Quantifying these characteristics of nasal cartilage also has important implications for tissue engineering. Autologous cartilage grafts harvested from the nasal septum, ear, or ribs have been used for a variety of rhinoplasty procedures.16 However, there are limitations to the use of autologous cartilage grafts because of possible donor site morbidity, limited quantities of harvestable tissue, and unpredictable behavior of the graft after being placed.16 Alloplastic grafts offer some advantages over autologous grafts, such as unlimited availability and simplicity of insertion, but pose potential complications of infection or foreign-body reaction.17 Artificially grown cartilage grafts can, in theory, be created to have the specific biomechanical properties desired for different surgical applications while eliminating many of the potential complications of autologous and alloplastic grafts.18- 22 It is necessary to quantify the biomechanical properties of nasal cartilage before we can identify the ideal parameters for artificially grown cartilage grafts. In addition, the stiffness of artificially grown cartilage is directly correlated with manufacturing time and cost. Identifying a minimum target stiffness is a critical step for cost-effective tissue engineering. Notably, this minimum value for tissue stiffness may be lower than the mechanical properties of native tissue. This reduction would certainly be the case with specimens classically modified using techniques such as partial thickness crushing, scoring, or cross-hatching.
This study concludes that the LLC should maintain a minimum elastic modulus of 3.65 MPa to maintain proper form and function in a nose. Currently, estimates of elastic moduli for nasal cartilage presented in the literature vary greatly among studies and testing methods. Values for the elastic modulus of human septal cartilage presented in previous studies11,12 have ranged from approximately 0.5 to greater than 30 MPa. Similarly, values for the elastic modulus of human LLC have ranged from 2 to 25 MPa.9,12 These differences have largely been attributed to inconsistencies among different testing methods and materials. Richmon et al14 found that the orientation of deformation affects the measured elastic modulus. Similarly, Westreich et al12 have suggested that different methods of sample preparation can affect results. Furthermore, small specimen sizes and irregular geometries make it difficult to obtain consistent test samples and accurate measurements.
The estimate of elastic modulus for human LLC presented in this study is limited because of several factors. First, actual human nasal cartilage is an anisotropic, viscoelastic material that consists of several phases that interact to give cartilage its unique biomechanical properties. Ideally, this experiment would be performed with actual cartilage samples instead of with models made from synthetic materials. However, such a study would be impossible because of problems regarding geometric consistency, storage, and accurate measurements of biomechanical properties. Second, surgeons rarely consider LLC alone in clinical practice. There are several other components (thickness of the surrounding skin and soft tissue and specific geometry and orientation of the LLC) that contribute to the look, function, and feel of a nose.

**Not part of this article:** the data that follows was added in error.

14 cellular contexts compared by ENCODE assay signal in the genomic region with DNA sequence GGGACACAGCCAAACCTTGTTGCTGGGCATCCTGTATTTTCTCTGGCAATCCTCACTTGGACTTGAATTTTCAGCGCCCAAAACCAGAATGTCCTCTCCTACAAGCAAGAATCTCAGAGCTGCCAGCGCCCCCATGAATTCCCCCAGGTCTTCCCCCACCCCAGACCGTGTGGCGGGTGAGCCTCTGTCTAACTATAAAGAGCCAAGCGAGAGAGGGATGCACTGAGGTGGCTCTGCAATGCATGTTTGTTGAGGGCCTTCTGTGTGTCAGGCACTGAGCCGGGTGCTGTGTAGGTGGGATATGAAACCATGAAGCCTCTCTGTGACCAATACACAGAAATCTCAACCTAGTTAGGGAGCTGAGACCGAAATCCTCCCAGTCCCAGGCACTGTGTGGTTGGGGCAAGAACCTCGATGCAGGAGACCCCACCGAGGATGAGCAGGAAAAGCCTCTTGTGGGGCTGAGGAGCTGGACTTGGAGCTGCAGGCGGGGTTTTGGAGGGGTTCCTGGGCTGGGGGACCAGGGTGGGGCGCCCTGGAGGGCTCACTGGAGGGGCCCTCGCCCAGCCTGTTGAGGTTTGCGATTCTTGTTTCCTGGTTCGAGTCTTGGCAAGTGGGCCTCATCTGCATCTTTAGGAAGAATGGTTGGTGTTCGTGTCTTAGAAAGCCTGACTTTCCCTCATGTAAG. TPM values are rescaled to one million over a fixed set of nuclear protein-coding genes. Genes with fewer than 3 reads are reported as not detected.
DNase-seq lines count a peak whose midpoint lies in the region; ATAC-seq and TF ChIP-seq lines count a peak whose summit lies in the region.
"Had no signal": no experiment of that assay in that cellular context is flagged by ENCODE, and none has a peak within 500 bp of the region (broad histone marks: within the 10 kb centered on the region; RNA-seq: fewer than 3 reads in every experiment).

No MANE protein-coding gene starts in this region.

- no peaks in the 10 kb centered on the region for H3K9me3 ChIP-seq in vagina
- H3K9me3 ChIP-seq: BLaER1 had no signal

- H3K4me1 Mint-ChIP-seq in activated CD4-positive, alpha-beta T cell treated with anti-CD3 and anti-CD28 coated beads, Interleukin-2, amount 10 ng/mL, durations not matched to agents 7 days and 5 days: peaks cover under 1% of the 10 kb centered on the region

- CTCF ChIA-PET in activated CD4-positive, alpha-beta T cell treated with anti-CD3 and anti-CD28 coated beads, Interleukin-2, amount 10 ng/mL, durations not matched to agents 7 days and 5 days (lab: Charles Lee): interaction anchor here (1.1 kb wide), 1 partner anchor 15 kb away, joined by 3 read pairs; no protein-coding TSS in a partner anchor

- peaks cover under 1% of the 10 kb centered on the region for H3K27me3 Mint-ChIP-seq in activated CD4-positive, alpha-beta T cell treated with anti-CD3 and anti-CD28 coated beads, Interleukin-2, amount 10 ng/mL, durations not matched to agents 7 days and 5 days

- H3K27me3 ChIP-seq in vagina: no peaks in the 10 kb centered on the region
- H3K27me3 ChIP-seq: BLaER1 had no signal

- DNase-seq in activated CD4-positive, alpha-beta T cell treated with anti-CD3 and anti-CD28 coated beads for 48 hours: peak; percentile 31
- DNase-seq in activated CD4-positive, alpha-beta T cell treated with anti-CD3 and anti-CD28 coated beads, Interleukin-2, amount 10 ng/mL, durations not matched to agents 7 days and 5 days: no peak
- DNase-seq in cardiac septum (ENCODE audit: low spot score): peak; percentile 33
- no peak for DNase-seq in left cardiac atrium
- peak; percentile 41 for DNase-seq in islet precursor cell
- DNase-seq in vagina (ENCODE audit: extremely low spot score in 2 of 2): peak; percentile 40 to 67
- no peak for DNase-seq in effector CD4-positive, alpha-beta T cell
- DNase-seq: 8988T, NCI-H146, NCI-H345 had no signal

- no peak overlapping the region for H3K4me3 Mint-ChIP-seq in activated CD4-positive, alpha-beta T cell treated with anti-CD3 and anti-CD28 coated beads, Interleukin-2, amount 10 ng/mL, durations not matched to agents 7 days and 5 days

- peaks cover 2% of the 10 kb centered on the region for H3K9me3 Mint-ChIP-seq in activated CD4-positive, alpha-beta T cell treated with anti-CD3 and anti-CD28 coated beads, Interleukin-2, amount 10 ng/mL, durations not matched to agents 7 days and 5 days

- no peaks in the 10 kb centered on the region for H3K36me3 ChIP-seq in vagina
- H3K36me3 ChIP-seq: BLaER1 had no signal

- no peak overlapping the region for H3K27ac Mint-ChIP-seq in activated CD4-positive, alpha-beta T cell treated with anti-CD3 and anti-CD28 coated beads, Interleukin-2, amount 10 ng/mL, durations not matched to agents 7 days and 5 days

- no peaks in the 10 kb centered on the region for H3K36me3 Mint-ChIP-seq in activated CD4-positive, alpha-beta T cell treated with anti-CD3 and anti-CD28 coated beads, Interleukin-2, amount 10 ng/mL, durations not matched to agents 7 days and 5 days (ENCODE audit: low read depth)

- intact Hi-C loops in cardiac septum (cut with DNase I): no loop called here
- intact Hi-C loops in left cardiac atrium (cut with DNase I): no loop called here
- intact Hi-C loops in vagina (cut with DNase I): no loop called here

This study presents a novel method of evaluating nasal cartilage mechanics that uses the experience and expertise of surgeons rather than mechanical testing on actual cartilage specimens. By using computer modeling software and 3D printing, we were able to create anatomically correct models of nasal structures with specific mechanical properties. Use of these models to survey surgeons allows us to infer the desired mechanical properties of nasal cartilage based on expert opinion, with at least some analytic rigor.
Oversoftening or compromising the structural stability of nasal cartilage structures when performing surgical maneuvers may result in poor long-term aesthetic and functional outcomes. It is unknown what minimum mechanical stability must be preserved for various cartilaginous structures in the nose to maintain proper form and function. Previous attempts to quantify the biomechanical properties of human nasal cartilage have yielded a wide range of results. Using our model, this study concludes that human LLC should maintain a minimum elastic modulus of 3.65 MPa. For further research, this method of modeling anatomical structures and surveying experts can be used to identify mechanical thresholds for other cartilaginous structures.
Accepted for Publication: March 1, 2015.
Corresponding Author: Brian J. F. Wong, MD, PhD, Beckman Laser Institute, Department of Otolaryngology, University of California, Irvine, 1002 Health Sciences Rd, Irvine, CA 92617.
Published Online: April 30, 2015. doi:10.1001/jamafacial.2015.0255.
Author Contributions: Mr Kim had full access to all the data in the study and takes full responsibility for the integrity of the data and the accuracy of the data analysis.
Study concept and design: Kim, Wong.
Acquisition, analysis, or interpretation of data: All authors.
Drafting of the manuscript: All authors.
Critical revision of the manuscript for important intellectual content: Kim, Wong.
Statistical analysis: Kim.
Obtained funding: Wong.
Administrative, technical, or material support: Hamamoto, Wong.
Study supervision: Wong.
Conflict of Interest Disclosures: None reported.
Funding/Support: This study was supported by grant DR090349 from the Department of Defense Deployment Related Medical Research Program and grant 1R21DE019026-01A2 from the National Institute for Dental and Craniofacial Research (Dr Wong).
Role of the Funder/Sponsor: The funding sources had no role in the design and conduct of the study; collection, management, analysis, and interpretation of the data; preparation, review, or approval of the manuscript; and the decision to submit the manuscript for publication.